Tuscaloosa and UA team up on EMS prevention program

Camille Studebaker

In order to decrease the City of Tuscaloosa’s high non-emergency 911 call volume, Tuscaloosa Fire and Rescue Services and The University of Alabama’s School of Social Work have teamed up to strengthen their new EMS Prevention Program. The 
program is intended to help citizens utilize more suitable resources for their care in less critical situations.

“The program is housed in the Tuscaloosa Fire and Rescue Service, where emergency response personnel work with UA Social Work students to assess needs and barriers to care – 
mental health, medication, 
chronic illnesses – and, if needed, dispatch alternative care teams in lieu of full medical emergency teams, which often require more vehicles and personnel,” according to a City of Tuscaloosa press release from May.

The program is changing the way Tuscaloosa operates its 911 call center. Students working with Tuscaloosa Fire and Rescue Services now go on 911 calls and follow up with clients after.

“In Tuscaloosa, prior to this project, there was not a 
partnership between social work and EMS. However, there has been a national concern around community members calling for
 non-emergency issues,” said Allison Curington, LCSW Field Director for the University’s School of Social Work.

Tuscaloosa Fire and Rescue Chief, Chris Williamson, reached out to Curington’s office to get social work resources, and she saw the program as a really good opportunity to get UA’s School of Social Work involved in 
the community.

“We’re really excited about this partnership,” Curington said.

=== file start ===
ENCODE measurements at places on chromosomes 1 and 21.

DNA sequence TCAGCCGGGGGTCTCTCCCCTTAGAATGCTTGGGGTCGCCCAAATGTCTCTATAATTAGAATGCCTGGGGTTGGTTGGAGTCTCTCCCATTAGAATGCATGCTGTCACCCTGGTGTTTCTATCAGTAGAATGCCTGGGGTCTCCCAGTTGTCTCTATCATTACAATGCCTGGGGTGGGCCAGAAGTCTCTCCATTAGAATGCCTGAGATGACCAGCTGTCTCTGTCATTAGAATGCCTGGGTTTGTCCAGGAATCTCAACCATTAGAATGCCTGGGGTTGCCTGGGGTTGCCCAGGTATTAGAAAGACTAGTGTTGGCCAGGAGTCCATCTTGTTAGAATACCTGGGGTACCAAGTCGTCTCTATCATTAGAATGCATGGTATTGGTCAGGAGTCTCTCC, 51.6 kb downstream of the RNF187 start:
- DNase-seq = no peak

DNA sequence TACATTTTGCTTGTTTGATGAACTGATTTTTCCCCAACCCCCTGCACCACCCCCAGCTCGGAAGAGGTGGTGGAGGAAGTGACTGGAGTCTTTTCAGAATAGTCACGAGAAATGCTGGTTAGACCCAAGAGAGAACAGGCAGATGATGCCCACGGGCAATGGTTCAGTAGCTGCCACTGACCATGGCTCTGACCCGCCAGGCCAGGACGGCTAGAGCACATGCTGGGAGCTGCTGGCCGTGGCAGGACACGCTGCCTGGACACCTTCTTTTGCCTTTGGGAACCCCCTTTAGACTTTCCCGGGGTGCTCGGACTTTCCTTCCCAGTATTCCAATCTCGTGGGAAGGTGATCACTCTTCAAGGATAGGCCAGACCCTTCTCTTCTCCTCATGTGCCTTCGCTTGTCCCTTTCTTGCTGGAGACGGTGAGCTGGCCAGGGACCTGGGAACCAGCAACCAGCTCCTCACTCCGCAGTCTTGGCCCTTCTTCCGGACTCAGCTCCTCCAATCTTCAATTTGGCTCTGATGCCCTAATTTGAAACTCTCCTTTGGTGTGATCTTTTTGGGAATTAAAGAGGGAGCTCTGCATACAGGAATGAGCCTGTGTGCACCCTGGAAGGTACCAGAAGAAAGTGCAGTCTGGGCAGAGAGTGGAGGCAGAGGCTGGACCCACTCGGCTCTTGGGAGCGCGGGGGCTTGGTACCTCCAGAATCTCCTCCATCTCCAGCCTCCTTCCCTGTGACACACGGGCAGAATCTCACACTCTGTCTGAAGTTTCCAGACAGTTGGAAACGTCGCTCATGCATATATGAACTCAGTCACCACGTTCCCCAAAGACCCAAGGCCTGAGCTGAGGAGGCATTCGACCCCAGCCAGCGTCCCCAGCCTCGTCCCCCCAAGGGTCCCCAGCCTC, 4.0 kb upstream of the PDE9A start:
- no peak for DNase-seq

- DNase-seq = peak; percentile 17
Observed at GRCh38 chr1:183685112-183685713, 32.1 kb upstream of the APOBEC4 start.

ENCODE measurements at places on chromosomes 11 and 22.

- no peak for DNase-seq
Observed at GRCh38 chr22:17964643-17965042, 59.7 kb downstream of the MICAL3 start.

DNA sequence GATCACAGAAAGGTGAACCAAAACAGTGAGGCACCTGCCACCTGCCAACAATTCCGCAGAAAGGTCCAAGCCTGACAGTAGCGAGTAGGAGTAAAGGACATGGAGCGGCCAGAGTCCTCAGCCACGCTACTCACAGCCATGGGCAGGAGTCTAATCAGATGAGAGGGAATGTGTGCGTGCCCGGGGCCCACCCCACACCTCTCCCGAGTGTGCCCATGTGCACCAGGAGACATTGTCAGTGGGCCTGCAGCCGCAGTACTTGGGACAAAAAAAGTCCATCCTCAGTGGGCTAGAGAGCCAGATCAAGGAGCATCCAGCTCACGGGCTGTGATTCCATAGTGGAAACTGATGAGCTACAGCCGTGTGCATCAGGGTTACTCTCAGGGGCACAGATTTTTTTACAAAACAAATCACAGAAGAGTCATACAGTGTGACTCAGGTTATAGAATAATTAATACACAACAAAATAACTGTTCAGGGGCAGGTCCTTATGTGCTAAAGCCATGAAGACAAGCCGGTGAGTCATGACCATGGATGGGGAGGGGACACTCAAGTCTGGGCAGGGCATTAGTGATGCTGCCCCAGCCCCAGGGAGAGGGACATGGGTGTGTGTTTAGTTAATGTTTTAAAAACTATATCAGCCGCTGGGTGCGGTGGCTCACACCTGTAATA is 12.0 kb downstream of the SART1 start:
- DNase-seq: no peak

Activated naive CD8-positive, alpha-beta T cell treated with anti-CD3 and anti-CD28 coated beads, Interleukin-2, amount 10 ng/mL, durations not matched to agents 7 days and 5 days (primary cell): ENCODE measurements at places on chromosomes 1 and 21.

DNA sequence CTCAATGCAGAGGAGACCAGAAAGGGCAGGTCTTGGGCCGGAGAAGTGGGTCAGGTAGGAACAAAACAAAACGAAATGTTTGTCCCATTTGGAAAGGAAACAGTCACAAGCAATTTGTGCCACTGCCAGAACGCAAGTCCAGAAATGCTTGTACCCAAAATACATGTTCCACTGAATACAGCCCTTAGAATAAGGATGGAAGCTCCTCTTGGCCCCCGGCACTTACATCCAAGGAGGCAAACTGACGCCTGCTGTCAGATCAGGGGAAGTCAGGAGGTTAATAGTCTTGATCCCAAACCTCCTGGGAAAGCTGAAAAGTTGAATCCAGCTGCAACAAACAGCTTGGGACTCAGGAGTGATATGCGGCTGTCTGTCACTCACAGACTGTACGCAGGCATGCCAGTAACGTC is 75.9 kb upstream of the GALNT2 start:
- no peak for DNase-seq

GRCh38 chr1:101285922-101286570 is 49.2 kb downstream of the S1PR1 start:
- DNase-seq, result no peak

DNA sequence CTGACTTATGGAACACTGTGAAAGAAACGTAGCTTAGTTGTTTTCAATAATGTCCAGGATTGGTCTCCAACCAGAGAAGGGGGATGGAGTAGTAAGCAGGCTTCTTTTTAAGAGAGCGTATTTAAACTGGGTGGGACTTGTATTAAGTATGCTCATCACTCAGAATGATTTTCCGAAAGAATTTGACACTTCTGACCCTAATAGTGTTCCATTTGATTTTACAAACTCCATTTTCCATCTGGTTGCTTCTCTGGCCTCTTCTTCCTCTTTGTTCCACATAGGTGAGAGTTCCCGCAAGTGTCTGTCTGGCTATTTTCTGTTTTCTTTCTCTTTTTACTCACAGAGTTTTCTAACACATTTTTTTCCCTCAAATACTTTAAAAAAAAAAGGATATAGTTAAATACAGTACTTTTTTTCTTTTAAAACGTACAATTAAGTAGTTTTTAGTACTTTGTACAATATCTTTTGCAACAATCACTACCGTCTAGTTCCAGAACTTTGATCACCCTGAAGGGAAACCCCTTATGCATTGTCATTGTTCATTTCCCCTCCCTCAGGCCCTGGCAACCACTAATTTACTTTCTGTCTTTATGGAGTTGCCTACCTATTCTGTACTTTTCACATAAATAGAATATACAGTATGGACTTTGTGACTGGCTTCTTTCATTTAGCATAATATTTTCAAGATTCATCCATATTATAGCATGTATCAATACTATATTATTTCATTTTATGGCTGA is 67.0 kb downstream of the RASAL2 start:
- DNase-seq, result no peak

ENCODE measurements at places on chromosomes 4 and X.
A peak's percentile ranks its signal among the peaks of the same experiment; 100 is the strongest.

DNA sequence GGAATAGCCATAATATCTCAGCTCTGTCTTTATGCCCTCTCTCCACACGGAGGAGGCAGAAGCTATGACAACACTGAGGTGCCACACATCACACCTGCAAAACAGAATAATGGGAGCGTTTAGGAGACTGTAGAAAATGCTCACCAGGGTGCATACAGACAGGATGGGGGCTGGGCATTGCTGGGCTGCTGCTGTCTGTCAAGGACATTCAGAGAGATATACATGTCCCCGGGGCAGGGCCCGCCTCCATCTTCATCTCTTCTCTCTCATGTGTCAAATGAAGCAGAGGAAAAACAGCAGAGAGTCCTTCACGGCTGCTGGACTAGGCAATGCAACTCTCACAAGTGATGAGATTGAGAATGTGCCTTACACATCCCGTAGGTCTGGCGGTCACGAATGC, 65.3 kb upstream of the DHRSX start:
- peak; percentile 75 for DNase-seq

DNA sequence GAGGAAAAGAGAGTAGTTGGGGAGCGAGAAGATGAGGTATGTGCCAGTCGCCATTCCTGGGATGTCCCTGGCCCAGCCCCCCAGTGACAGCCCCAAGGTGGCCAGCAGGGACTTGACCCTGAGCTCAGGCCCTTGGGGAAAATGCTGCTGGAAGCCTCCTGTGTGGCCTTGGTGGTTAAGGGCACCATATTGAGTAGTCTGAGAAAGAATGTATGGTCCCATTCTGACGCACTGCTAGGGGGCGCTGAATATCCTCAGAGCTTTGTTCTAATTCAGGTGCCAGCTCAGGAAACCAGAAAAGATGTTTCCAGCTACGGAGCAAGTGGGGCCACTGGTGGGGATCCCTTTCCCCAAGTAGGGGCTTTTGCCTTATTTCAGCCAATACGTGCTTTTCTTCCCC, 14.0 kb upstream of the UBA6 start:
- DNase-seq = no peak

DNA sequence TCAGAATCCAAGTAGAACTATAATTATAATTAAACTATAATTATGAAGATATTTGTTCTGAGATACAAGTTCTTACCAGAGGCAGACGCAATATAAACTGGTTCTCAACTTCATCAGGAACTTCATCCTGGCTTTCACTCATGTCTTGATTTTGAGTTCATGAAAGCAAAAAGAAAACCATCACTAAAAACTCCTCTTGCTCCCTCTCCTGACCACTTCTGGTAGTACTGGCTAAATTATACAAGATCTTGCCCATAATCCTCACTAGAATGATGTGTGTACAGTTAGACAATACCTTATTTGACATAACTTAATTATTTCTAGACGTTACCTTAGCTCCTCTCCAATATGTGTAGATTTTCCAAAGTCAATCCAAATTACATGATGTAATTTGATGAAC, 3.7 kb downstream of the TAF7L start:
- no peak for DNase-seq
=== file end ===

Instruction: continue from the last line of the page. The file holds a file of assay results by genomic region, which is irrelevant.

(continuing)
Patients are referred to social work students if a social work 
follow-up is necessary. Students can be involved and respond with clients when appropriate. They try to assist the clients who call 911 who are not in an emergency but still have needs, 
Curington said.

Calling 911 can have major financial costs for those in 
trouble, and the ER is often the most expensive way to be treated, Curington said. Because of these factors, social work students are trying to eliminate the burden on residents having to pay the unnecessary costs for their 
specific needs.The program also aims to help those who do need to call 911 by reducing the overall call volume and allowing emergency services to reach those who are in most need of attention. In a City of Tuscaloosa press release, Chief Williamson said the city’s medical call volume has been gradually increasing, and the call center now receives between 11,000 and 12,000 each year. He said at least a quarter of the calls are from residents who lack easy primary care and are usually low-level emergencies.

“The EMS Prevention Team now conducts home visits, where assessments are done and 
information of alternative options are given to citizens,” the press release reads. “Additionally, team members were given the 
opportunity to assist citizens who had lost their homes in an apartment fire and were given the opportunity to respond on low-level emergencies with the department’s Alternative Response units.”

However, the city reminds its citizens that there are still certainly still instances where individuals need to call 911. Tuscaloosa Fire and Rescue’s web page includes information on when to call 911 in an emergency. “When you see bleeding, 
difficulty breathing, severe abdominal pain, unconsciousness or confusion, serious burns, choking or possible broken bones, your call can mean the difference between life and death,” it reads. It also lists the common 
symptoms of a heart attack, stroke and diabetic seizure, which call for immediate medical attention.

Curington said the social work students want to get the word out for the program so the community is aware of its availability.

“Social work students are available through outreach, 
program development and removing barriers for patients to get needed services,” she said.